“I’m sorry we have to ask this”: Asking questions of clients experiencing homelessness

askmeanything

Blog post by our colleague Senior Practitioner Ruth Wallbank, the original can be found here.


 

Questioning, questioning: The way we ask homeless people questions.

 

What I’ve been thinking:

When I first met the people who are now my closest friends I’m pretty positive that our first interactions didn’t go like this:

“Hi, how are you, please tell me about any childhood trauma you may have experienced and whether any of your close relatives are terminally ill?”

The first time I met my friend Rich, we were 16 and being shown around the dark room in our sixth form college art block on our first day. He said: “This is like a low budget haunted house”, I  was sixteen so I can only assume I took a five seconds break from back combing my super cool hair to make some ghost noises, we laughed, and have been friends ever since.

When I approach a service for help, my GP, my dentist, my landlord, my mechanic I expect to talk about the reason I’m there. It would throw me off balance slightly if my mechanic wanted to have a look at my teeth. Or indeed, if my doctor ignored my asthma so that he could look under the bonnet of my Skoda. Bit weird.

I’ve been thinking about the way I approach the conversations I have when I first meet someone. When I’m building relationships and when I’m asking for help. The conversations I have are different, my attitude and my expectations are different and I generally have an idea of how it’s going to go.

Why I’ve been thinking it:

But when I think about the people experiencing homelessness that I support in my job, and the many conversations I’ve witnessed them having on initial contact with services I don’t know if they can ever predict what they’re going to be asked.

I supported a customer to attend an assessment to look at her suitability for a Drug Rehabilitation Requirement. This assessment was completed by the local drug service that the customer already utilises: for needle exchanges, to see the doctor; the service administers her script, she sees a drugs worker there. However the assessment she attended seemed to disregard all of this. It was completed by a worker the customer had never met and involved filling out several very large forms. The assessment started from scratch. The customer was asked how much methadone she was prescribed by the service who prescribe her methadone.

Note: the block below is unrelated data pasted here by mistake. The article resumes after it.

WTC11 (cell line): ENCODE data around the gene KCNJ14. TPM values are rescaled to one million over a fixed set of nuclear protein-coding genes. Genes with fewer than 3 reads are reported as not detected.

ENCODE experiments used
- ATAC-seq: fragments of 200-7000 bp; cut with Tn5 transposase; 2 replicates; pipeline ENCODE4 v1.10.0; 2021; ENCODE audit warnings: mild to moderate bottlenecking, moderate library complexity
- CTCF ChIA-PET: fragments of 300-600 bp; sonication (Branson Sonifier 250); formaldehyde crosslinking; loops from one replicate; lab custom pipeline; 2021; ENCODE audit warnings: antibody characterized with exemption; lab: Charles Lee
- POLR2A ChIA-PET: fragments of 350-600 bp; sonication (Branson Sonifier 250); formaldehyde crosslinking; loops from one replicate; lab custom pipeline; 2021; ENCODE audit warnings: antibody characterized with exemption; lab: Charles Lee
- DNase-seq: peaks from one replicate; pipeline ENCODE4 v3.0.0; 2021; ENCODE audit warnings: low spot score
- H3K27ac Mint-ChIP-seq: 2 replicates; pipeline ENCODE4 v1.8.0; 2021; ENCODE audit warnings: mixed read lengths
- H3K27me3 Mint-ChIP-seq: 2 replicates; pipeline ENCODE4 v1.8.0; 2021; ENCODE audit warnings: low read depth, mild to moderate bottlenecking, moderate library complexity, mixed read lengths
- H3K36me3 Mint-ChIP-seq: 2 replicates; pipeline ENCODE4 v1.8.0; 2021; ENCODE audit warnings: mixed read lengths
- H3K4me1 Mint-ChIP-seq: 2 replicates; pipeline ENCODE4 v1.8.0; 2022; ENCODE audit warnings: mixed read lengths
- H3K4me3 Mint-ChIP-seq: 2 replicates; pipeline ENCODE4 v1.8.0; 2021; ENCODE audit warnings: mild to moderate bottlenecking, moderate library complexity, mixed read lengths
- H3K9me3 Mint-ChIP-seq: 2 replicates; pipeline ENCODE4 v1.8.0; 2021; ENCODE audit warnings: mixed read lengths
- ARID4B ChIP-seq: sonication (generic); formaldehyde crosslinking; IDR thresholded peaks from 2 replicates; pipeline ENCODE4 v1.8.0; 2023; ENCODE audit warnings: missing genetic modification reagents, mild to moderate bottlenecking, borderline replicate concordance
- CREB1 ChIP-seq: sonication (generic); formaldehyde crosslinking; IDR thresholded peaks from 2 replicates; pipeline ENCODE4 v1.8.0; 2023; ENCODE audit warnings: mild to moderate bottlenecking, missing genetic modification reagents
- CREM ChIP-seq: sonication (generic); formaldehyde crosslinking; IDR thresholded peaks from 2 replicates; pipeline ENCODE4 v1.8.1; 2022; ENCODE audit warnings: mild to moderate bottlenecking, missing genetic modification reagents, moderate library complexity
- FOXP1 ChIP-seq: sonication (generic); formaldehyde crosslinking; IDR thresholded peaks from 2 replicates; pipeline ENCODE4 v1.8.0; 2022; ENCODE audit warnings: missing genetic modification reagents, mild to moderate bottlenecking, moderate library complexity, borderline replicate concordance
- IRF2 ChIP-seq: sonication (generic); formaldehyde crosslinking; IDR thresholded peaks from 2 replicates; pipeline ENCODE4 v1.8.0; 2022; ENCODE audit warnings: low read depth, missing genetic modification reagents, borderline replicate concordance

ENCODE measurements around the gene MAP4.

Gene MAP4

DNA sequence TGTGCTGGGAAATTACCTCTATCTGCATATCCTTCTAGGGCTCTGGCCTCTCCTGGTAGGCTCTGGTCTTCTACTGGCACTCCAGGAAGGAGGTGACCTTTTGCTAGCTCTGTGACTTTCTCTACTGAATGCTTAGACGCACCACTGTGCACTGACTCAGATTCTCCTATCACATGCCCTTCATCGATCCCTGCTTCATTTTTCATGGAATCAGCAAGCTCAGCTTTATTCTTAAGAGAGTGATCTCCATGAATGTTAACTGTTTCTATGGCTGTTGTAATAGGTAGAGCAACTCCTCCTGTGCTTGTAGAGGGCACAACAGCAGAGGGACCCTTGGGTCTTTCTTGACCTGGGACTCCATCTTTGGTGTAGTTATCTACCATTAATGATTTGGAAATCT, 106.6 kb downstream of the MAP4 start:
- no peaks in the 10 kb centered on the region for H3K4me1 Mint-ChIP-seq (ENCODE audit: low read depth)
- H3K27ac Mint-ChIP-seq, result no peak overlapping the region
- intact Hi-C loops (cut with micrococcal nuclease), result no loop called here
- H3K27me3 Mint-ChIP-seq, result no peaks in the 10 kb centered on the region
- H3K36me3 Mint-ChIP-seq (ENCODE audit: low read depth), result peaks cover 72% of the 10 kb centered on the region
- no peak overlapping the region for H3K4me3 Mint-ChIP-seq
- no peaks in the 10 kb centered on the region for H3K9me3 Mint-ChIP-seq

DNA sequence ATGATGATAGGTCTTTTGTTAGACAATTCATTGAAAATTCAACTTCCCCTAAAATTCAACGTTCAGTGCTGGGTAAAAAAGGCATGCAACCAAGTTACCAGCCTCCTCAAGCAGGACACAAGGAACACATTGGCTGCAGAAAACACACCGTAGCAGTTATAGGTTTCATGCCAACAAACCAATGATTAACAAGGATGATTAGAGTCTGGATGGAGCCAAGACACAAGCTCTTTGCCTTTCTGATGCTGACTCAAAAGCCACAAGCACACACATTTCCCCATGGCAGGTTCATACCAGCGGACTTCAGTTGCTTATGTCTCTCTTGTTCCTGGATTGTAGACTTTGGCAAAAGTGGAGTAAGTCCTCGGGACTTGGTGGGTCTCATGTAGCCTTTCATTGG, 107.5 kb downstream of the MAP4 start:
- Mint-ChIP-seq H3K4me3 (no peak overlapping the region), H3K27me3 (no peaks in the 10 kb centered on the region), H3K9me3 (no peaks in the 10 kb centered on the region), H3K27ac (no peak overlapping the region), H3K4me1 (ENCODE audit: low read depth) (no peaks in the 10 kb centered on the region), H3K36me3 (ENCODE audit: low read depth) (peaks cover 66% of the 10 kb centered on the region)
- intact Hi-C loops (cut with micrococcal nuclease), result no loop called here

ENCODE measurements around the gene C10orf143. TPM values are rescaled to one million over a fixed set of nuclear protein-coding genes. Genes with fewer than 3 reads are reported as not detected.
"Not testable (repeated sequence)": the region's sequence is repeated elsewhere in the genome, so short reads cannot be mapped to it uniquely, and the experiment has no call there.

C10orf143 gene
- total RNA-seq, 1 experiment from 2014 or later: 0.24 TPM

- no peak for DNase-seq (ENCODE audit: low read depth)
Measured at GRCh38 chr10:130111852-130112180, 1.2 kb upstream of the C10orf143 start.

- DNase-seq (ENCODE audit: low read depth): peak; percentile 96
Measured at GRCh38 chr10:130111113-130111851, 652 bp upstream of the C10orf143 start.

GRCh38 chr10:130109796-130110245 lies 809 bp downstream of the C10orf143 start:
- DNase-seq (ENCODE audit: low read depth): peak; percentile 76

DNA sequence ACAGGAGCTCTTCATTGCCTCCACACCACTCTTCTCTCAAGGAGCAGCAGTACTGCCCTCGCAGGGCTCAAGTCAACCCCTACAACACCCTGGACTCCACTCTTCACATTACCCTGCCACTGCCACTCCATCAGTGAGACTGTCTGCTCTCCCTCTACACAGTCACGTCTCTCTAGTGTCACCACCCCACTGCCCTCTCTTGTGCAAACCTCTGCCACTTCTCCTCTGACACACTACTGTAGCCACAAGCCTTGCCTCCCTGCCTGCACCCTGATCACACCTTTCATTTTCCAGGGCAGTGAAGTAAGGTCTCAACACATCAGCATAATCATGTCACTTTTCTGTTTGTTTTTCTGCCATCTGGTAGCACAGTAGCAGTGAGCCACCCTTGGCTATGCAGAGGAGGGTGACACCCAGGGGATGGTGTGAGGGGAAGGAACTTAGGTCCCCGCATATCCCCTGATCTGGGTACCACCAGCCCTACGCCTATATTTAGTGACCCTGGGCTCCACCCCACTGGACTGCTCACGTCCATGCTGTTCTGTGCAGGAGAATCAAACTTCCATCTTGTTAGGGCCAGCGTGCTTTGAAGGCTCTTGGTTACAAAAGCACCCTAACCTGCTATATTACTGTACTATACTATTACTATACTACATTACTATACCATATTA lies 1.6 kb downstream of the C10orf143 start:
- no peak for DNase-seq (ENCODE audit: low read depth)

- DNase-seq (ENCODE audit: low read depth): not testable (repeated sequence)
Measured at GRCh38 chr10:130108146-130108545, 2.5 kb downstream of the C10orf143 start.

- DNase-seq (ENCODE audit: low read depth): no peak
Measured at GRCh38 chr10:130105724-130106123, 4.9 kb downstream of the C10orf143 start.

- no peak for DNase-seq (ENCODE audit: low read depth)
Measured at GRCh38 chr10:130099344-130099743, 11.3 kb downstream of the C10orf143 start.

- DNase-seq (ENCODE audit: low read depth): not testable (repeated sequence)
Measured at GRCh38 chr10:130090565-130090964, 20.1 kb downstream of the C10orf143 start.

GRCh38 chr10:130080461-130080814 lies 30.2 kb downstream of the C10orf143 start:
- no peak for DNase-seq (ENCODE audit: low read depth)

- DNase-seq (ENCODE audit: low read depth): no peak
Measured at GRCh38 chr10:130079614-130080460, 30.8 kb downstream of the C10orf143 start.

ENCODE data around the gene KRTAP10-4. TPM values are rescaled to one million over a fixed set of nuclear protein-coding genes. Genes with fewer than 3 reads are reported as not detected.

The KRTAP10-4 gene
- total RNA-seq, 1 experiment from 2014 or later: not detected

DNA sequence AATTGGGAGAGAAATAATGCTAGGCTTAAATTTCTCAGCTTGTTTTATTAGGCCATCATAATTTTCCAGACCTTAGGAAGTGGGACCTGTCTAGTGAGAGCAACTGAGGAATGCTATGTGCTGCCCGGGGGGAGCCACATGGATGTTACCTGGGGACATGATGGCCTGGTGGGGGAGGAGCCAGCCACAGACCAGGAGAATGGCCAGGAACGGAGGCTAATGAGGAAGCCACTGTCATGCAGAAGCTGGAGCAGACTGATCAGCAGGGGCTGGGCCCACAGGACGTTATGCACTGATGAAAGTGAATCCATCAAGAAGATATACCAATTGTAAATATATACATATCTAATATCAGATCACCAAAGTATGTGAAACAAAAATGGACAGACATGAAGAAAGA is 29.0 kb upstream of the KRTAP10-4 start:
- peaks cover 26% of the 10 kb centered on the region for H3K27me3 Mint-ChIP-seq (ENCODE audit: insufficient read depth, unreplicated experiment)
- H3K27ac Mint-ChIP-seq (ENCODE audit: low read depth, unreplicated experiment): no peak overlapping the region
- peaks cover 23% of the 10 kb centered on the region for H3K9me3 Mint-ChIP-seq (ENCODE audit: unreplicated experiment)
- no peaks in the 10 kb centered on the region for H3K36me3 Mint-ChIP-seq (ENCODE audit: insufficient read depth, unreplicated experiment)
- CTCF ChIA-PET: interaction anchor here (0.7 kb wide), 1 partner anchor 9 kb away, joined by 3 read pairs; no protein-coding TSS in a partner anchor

What struck me the most was how many times the customer was asked about her children, where they were, what social services involvement there had been,  what contact she has with them etc. Unsurprisingly the removal of her children is an extremely sensitive subject for this customer, one that causes her great upset and something that she does not like to discuss.

Few of us would want to talk about the most difficult thing that ever happened to us with someone we had met five minutes previously; and I started thinking about how I would change exchanges like this, both in my own practice and as a wider issue.

The purpose of this appointment was to assess the customer’s suitability for a court ordered drug treatment programme, filling in vast amounts of forms overshadowed this. On that day there was an opportunity to discuss how this order could help her, what she wanted from it, what would be expected of her, the future; but that didn’t happen. The focus was entirely on the past.


 

How could it be different:

Being seen by a worker who she had built a relationship with:

A worker who knew the client would be better placed to  make the decision about whether or not to recommend her for a court order.